CROI Conference 2013: LSTM presents HIV self-testing study in Malawi showing significant effect on willingness to report positive results and higher rate of ART initiation

News article 5 Mar 2013

Researchers show that optional home initiation of HIV care after self-testing substantially improves linkage into HIV care.

Atlanta, 5 March 2013

In a study reported today at the 20th Conference on Retroviruses and Opportunistic Infections (CROI) in Atlanta, USA, researchers from the Liverpool School of Tropical Medicine, London School of Hygiene & Tropical Medicine, Malawi-Liverpool-Wellcome Clinical Research Programme, and College of Medicine, Malawi, have shown that the offer of home-based assessment and initiation of HIV care substantially increased willingness to report positive self-test results, and led to a 3-fold higher rate of ART initiation in the first 6 months of HIV self-testing availability.

Trained resident volunteers offered HIV self-testing with counselling to their neighbours in 14 poor urban neighbourhoods in Blantyre from February 2012, covering a total of 16,660 adults. Seven neighbourhoods were randomly assigned to optional home-initiation of HIV care, which required reporting results to the trained volunteers, while HIV care was entirely clinic-based in the other 7 neighbourhoods.

Clients requesting home-initiation of HIV care had two home visits a few days apart by a nurse to confirm their HIV result, provide counselling, assess ART eligibility, screen for TB, and provide a 2 week supply of drugs together with a referral for registration at an HIV clinic.  Clients in both study arms had facilitated access to ART assessment and registration compared to standard-of-care, as study nurses were available for self-test clients at each of the 3 clinics serving the study population.

Within 6 months, 58% of adult residents self-tested in private at home (no significant difference by trial arm).  6.0% of all adult residents in the home-initiation arm reported positive self-test results, compared to 3.3% in the facility-care arm (risk ratio 1.86, 95% CI 1.16 to 2.97).

ART uptake was significantly increased by home-initiation, with 2.2% of all adult residents (or an estimated 46% of all adult PLHIV eligible for ART) starting ART, compared to 0.7% of all adult residents (an estimated 15% of all adult PLHIV eligible for ART) in the facility-care arm (risk ratio: 2.94, 95% CI: 2.10-4.12).  The different between arms was still increasing at 6-months.

Dr Peter MacPherson of Liverpool School of Tropical Medicine and the Malawi-Liverpool-Wellcome Clinical Research Programme said:

"Less than a quarter of African adults test for HIV each year, making better access to HIV-testing in the community a critical area for improvement.  Self-testing has a lot of promise, but there is little to be gained if people who test positive do not access treatment.  Loss to follow-up before accessing HIV care is a real danger following any positive HIV test, especially in poor communities like our study site in Malawi.  Self-testing is only just now coming to Africa, with understandable concerns around linkage into HIV care that are still very much unknown.  We are excited by these results, showing that high uptake of ART can be achieved through self-testing, provided that the right kind of support is available. This is an approach that could be rapidly scaled-up as part of community HIV testing programmes to improve access to ART.  Importantly, our results suggest that most people who have self-tested positive do need extra help to get them into HIV care in a timely fashion --- so that this type of additional intervention may need to be factored in from the start. "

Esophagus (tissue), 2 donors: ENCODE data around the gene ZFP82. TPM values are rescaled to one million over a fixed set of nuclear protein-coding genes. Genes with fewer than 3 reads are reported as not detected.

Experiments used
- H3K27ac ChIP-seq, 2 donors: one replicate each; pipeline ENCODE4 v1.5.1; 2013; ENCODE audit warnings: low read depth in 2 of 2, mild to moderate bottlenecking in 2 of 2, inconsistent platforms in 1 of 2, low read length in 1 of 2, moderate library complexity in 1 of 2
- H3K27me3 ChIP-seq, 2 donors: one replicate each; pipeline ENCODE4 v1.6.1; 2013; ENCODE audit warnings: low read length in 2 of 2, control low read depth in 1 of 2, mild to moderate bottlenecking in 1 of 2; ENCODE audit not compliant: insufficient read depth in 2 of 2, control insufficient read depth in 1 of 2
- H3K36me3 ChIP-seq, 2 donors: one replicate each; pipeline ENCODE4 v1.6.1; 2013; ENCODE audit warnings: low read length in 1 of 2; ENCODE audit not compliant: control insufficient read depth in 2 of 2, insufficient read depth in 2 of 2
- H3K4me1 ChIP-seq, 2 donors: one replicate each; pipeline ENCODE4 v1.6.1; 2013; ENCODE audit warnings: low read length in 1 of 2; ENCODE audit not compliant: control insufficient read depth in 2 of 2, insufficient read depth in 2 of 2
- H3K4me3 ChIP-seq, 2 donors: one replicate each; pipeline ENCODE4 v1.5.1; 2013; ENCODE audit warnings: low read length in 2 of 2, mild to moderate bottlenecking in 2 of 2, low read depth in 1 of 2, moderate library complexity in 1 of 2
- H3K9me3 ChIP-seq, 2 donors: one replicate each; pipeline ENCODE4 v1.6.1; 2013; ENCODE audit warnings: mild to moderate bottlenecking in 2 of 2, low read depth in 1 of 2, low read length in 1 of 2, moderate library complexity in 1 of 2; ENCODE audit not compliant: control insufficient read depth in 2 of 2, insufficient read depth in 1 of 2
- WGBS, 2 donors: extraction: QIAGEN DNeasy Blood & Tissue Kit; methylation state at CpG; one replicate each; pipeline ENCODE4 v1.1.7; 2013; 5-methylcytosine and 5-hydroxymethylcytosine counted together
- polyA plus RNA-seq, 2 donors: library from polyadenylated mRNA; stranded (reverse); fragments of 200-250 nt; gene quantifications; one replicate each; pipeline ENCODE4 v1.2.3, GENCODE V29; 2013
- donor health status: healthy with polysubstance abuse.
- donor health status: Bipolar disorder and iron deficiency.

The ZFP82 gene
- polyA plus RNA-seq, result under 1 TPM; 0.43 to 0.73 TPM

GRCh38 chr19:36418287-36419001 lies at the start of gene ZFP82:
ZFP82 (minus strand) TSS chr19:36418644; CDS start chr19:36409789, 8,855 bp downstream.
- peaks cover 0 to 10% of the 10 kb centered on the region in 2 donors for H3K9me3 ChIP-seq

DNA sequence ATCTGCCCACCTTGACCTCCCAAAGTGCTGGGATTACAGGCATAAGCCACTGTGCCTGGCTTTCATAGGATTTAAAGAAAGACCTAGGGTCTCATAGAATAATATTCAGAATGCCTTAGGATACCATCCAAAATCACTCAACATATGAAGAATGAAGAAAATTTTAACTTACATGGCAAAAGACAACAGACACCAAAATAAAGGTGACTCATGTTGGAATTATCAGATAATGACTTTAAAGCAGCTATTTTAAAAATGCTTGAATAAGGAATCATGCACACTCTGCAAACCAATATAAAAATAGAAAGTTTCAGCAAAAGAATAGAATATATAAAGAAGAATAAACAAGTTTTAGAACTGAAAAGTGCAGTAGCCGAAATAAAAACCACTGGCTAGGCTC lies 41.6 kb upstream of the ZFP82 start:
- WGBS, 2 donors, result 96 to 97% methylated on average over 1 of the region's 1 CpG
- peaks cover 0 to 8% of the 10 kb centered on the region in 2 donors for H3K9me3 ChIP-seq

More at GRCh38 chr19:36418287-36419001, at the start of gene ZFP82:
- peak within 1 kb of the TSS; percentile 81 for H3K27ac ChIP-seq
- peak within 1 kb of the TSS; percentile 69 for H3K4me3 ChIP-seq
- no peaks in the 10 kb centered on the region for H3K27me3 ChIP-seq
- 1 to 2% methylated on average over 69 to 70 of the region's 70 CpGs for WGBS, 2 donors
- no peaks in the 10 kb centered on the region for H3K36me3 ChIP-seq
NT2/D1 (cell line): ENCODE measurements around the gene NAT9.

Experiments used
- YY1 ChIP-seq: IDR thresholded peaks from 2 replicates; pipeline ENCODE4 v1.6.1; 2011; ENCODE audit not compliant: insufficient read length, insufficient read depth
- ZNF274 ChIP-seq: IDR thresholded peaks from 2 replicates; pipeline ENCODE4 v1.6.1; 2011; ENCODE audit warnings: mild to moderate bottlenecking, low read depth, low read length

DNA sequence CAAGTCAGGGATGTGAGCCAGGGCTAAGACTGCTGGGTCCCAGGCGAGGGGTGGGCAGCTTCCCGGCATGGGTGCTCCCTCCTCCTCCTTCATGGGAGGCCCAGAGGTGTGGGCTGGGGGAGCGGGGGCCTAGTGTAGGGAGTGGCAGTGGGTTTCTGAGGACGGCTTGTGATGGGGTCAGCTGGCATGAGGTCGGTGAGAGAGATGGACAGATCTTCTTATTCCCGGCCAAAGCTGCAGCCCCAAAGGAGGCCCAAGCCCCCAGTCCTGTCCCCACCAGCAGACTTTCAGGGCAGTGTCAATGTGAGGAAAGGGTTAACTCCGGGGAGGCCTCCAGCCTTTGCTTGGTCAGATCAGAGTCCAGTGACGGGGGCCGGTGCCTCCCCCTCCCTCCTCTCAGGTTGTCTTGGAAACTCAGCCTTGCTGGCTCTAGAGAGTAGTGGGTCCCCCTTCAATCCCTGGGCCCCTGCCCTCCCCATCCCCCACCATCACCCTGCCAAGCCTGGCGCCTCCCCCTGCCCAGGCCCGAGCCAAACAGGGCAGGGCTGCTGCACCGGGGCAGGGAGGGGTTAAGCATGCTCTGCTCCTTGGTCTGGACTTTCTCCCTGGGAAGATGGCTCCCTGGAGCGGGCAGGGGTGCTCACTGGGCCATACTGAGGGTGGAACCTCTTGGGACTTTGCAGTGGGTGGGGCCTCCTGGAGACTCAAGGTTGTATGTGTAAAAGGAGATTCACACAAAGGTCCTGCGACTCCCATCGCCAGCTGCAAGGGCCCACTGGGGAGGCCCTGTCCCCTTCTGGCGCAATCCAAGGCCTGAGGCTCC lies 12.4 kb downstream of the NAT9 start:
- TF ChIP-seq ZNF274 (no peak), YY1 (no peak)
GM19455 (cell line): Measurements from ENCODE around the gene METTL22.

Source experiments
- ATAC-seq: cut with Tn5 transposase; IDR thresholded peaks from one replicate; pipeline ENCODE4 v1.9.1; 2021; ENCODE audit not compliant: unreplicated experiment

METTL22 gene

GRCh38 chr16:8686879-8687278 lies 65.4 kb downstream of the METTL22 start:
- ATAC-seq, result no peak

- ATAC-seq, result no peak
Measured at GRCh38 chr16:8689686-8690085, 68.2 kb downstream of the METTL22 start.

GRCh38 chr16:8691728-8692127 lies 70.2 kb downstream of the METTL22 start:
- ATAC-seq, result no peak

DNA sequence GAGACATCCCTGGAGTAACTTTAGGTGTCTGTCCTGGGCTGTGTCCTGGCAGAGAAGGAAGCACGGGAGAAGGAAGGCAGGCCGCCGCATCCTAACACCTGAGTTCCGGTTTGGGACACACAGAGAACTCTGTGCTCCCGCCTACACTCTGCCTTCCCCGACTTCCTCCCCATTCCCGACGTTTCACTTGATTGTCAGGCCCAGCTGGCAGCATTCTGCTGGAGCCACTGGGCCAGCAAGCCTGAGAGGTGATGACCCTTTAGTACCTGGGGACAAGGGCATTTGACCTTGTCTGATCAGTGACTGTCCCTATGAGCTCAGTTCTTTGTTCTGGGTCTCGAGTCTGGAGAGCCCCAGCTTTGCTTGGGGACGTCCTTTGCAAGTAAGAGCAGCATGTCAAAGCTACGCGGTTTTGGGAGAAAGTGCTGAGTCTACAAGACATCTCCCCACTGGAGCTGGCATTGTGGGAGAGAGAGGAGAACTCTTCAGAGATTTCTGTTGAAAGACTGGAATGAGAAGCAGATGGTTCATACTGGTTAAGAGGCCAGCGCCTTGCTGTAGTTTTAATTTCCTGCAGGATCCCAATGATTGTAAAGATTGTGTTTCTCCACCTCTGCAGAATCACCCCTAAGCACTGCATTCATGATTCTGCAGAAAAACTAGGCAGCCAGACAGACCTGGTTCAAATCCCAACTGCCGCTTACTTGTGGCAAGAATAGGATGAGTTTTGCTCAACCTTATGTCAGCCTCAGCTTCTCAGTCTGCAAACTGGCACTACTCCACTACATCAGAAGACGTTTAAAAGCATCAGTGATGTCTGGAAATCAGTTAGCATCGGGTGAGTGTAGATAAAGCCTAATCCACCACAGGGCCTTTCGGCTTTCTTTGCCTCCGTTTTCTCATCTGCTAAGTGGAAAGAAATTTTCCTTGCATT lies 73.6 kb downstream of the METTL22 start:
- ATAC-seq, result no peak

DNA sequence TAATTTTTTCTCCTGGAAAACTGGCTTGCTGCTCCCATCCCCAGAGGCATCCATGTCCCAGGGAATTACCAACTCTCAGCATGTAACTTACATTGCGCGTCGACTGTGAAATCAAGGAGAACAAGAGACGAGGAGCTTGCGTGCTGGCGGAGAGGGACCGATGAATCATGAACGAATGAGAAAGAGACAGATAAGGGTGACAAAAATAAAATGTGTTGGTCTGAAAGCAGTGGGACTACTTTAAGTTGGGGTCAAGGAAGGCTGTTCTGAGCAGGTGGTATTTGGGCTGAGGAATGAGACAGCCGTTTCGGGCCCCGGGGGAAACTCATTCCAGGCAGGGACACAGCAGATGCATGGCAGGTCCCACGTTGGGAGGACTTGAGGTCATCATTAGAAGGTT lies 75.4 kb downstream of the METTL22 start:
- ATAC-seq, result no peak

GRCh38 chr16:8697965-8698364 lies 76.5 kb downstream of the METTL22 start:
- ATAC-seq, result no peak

To interview Dr MacPherson, or to receive a copy of the presentation, please contact:

Peter MacPherson (Principal Investigator), Malawi-Liverpool-Wellcome Trust Clinical Research Programme, Malaw i& Liverpool School of Tropical Medicine, UK. Email:


Diderik van Halsema, Liverpool School of Tropical Medicine Press Office, Email:
Phone: +44 151 705 3104


Institutional descriptions:

lstm logoLiverpool School of Tropical Medicine (LSTM) has been engaged in the fight against infectious, debilitating and disabling diseases since 1898 and continues that tradition today working in over 60 countries worldwide; a research portfolio in excess of £200 million and a teaching programme attracting students from over 50 countries.

 mlwSince its inception in 1995, the Malawi-Liverpool-Wellcome Trust Clinical Research Programme has maintained partnership with College of Medicine at the University of Malawi, the University of Liverpoolthrough the Liverpool School of Tropical Medicine and our major funder the Wellcome Trust in order to achieve the following mission and vision: To conduct biomedical research and also provide research training for clinical and laboratory scientists from Malawi and abroad.

 lshtmThe London School of Hygiene & Tropical Medicine is a world-leading centre for research and postgraduate education in public and global health, with 4000 students and more than 1300 staff working in over 100 countries. The School is one of the highest-rated research institutions in the UK, and was recently cited as one of the world’s top universities for collaborative research. The School's mission is to improve health and health equity in the UK and worldwide; working in partnership to achieve excellence in public and global health research, education and translation of knowledge into policy and practice.